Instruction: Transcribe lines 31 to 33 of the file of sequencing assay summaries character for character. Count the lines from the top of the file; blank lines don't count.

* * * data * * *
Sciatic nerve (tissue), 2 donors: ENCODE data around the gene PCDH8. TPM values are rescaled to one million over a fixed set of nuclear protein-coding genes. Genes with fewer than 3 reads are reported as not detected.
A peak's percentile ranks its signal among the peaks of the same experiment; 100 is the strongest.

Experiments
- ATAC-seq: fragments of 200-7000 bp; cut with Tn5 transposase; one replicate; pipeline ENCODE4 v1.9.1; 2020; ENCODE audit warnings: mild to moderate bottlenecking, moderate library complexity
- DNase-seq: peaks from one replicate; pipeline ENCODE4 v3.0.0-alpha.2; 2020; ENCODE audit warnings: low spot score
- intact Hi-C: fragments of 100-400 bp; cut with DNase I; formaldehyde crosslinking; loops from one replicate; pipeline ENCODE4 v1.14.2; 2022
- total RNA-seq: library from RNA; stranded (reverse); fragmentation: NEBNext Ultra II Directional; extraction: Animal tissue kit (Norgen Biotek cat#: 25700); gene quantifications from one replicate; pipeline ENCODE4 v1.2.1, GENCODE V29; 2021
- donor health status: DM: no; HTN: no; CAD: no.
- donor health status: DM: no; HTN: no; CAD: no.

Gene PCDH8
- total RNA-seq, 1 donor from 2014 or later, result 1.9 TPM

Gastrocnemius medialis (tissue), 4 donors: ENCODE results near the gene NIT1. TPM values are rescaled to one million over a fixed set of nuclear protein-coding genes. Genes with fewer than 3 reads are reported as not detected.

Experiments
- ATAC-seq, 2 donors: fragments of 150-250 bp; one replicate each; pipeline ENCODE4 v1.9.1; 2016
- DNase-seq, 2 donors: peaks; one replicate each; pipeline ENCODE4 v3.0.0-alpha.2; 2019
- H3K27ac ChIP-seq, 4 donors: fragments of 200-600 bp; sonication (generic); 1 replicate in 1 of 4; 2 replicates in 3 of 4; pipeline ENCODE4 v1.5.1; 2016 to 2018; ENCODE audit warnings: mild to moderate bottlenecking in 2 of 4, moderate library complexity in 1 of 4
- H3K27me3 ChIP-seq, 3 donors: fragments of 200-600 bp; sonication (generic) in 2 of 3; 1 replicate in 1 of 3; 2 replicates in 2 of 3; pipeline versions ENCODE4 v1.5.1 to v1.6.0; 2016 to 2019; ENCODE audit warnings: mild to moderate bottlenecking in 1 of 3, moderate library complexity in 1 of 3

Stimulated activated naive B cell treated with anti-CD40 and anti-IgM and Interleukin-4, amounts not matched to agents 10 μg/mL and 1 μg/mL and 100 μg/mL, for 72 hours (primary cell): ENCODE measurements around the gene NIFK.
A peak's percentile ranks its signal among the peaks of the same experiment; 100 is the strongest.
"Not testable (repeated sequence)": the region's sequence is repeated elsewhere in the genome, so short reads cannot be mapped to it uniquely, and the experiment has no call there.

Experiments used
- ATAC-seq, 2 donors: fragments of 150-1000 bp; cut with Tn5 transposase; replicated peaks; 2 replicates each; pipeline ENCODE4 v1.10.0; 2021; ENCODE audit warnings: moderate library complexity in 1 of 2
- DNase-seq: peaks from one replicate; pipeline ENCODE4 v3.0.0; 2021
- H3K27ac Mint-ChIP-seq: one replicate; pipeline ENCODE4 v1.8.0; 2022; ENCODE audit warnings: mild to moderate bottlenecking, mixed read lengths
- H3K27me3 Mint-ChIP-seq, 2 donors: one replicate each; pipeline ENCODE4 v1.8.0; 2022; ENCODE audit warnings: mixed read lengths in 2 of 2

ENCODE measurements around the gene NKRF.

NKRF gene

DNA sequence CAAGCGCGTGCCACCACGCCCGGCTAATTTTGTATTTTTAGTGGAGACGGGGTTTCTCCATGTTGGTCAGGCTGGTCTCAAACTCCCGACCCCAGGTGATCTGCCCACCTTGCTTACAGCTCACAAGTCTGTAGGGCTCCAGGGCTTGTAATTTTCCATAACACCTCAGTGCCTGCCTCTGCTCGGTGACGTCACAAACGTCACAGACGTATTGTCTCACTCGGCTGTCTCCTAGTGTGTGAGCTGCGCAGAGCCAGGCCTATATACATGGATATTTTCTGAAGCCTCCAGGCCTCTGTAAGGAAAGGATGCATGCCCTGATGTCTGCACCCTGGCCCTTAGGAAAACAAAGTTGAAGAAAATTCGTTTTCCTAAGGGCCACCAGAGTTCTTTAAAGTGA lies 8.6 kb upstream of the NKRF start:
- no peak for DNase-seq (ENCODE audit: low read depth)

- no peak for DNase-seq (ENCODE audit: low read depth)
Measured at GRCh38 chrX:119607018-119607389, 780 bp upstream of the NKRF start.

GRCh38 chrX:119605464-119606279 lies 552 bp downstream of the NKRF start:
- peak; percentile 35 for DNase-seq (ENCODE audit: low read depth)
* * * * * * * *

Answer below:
Measured at GRCh38 chrX:119607018-119607389, 780 bp upstream of the NKRF start.

GRCh38 chrX:119605464-119606279 lies 552 bp downstream of the NKRF start:
- peak; percentile 35 for DNase-seq (ENCODE audit: low read depth)